• I did a quick video on how lift cannot equal the weight of the airplane; using thrust-to-weight ratios. Perhaps this will explain the argument better. See: "The lift paradox" buoyancy-explains-flight.com/a-physics-of-lift Jun 26, 2019 at 5:41
• @NickLandell Due to the restrictions of my local government, I cannot see the video. You can answer your questions just like other respondents. Then upload your sketch instead of the video. This way more people will see your answer: "the paradox of lift". Mar 6, 2020 at 9:13
• @enbinzheng: Nick Landell has at least two major misunderstandings. One is about buoyancy (displacement of air). He fails to distinguish between simple displacement and displacement X downward velocity. The other is he fails to comprehend vectors, which have components. This infects all his arguments about thrust, lift, weight, and drag. Mar 6, 2020 at 13:04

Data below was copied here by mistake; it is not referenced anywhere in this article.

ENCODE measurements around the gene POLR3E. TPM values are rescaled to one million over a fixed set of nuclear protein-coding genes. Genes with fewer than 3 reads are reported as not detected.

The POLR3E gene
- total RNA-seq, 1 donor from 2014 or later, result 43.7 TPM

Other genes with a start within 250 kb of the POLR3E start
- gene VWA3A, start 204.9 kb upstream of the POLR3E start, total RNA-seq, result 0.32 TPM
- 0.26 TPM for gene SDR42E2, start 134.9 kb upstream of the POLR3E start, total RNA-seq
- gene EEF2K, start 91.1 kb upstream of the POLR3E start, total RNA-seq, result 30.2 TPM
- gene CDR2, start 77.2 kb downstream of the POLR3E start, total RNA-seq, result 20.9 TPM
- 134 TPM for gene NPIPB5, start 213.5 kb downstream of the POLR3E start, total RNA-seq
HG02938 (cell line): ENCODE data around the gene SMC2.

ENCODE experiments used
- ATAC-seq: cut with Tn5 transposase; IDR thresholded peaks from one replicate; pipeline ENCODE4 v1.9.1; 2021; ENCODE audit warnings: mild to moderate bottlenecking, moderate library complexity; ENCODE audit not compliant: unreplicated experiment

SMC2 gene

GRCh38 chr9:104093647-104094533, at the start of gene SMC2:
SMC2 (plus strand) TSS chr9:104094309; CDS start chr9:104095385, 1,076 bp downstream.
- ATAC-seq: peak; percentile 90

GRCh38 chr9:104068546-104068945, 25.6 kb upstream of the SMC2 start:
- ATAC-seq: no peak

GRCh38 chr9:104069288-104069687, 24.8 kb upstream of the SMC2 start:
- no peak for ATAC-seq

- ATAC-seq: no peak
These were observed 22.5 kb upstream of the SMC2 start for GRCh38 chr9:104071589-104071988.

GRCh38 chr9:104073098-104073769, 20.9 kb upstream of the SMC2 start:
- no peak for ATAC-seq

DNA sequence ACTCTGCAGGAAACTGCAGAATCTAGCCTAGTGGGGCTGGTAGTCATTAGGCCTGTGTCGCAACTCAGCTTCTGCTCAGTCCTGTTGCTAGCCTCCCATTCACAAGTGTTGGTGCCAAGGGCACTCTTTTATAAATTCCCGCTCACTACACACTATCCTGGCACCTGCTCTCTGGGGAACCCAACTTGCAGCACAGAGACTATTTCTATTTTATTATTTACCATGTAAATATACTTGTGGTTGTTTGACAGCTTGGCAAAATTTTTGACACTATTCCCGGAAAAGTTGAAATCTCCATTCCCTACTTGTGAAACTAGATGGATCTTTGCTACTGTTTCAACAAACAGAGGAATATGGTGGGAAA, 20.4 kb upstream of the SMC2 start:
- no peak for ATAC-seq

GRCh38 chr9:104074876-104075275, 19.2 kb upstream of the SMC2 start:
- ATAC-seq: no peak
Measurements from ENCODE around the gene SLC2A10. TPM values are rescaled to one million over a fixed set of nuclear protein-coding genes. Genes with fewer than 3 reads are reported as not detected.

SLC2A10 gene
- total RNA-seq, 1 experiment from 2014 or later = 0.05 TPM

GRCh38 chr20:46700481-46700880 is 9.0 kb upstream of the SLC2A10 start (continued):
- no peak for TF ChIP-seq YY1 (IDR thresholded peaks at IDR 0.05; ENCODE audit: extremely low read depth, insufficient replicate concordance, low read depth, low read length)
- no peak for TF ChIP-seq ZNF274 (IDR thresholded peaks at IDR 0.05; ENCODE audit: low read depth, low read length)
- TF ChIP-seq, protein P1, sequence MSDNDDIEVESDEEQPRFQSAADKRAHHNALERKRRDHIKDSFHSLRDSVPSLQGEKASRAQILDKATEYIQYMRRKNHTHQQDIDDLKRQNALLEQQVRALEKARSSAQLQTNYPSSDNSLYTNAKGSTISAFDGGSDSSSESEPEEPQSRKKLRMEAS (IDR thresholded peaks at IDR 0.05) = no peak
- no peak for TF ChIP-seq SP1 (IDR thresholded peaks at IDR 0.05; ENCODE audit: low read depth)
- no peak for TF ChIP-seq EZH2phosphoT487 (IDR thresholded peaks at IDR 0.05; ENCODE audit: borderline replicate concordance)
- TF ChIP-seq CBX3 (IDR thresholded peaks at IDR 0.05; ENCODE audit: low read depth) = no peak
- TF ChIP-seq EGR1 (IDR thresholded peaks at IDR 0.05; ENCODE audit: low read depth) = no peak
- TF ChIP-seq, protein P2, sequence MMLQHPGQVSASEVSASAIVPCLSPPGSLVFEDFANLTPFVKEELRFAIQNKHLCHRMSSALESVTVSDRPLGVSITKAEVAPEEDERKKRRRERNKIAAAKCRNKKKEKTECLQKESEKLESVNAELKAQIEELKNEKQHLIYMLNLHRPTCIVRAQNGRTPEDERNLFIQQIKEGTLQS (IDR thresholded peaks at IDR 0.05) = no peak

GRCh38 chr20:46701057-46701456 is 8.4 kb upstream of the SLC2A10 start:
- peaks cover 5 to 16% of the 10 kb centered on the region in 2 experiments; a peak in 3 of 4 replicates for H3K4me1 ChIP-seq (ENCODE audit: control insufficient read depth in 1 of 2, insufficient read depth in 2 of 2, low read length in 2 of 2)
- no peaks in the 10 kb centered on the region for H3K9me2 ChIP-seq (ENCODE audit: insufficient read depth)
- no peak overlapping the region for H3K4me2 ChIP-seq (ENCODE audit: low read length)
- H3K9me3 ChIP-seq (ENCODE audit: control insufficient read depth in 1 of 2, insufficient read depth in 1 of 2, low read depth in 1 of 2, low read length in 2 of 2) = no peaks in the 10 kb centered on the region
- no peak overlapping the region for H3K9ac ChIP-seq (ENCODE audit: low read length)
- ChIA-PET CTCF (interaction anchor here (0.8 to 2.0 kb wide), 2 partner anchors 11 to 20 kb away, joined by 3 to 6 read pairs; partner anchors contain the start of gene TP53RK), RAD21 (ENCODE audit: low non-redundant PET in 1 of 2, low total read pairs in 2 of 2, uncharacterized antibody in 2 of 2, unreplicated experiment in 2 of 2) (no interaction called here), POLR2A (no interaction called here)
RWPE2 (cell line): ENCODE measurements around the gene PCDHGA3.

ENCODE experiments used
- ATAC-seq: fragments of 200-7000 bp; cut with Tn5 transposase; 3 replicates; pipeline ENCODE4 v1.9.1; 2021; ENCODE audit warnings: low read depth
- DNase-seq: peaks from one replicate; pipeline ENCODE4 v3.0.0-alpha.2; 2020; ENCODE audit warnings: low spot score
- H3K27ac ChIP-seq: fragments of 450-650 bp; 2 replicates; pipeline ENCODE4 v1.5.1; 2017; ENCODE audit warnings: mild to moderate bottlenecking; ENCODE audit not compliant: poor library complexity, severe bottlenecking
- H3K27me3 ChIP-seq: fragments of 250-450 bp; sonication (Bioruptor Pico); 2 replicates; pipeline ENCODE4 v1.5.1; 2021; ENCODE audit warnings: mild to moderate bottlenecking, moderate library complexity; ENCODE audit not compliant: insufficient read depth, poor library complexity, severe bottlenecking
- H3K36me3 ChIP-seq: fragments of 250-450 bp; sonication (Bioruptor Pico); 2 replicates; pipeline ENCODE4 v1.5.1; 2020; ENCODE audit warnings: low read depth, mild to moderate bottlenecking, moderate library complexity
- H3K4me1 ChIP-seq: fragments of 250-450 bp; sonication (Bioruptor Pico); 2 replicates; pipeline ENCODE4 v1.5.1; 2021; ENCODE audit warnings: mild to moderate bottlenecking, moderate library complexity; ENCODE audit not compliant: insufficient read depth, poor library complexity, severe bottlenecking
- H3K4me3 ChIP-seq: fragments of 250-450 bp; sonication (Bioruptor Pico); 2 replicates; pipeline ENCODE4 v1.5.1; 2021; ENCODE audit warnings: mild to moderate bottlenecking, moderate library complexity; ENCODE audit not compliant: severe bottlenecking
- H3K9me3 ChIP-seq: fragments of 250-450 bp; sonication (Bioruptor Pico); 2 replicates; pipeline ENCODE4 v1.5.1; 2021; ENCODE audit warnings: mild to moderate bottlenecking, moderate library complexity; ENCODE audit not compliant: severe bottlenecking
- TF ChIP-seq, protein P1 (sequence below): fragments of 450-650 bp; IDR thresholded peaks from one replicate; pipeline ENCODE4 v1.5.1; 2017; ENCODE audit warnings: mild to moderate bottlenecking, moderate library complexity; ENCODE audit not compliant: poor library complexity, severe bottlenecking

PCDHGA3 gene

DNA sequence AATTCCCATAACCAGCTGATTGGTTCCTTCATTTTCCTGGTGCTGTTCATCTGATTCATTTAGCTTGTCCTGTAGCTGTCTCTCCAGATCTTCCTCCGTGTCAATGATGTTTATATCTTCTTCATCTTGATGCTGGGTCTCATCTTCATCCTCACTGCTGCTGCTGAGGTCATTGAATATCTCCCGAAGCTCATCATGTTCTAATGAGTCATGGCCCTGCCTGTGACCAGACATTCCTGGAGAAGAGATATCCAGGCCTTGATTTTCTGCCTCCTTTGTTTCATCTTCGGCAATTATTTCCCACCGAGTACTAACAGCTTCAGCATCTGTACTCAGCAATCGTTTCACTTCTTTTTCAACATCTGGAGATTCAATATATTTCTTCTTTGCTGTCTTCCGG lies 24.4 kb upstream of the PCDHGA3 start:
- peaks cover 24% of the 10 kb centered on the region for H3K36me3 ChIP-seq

• @enbinzheng: You made a force diagram. Now think in terms of energy, potential and kinetic. Airplanes do not always go level. Sometimes they climb and descend, exactly the way an automobile can climb or descend a hill. A glider is an airplane that descends in still air, like a car coasting down a hill. The change in potential energy due to its descent converts to forward kinetic energy. At the same time there is drag, which dissipates kinetic energy. The amount of drag is not a given - it depends on wing aspect ratio. Long skinny wings at low speed have lowest drag. Mar 8, 2020 at 18:05

Lift does need to equal weight in order for the plane to fly straight and level. If they are not equal, the plane will be climbing or descending.

Thrust, however, does not have to be equal to lift, even in level flight. Planes are not the only device which has this behavior. Consider a simple inclined plane. If your inclined plane has a a rise of 3:10 (3 feet up for every 10 feet), you'll find that moving a 1 pound mass up that inclined plane only takes 0.3 pounds of force. So there the "thrust" of you pushing the object is quite a lot smaller than the weight of the object.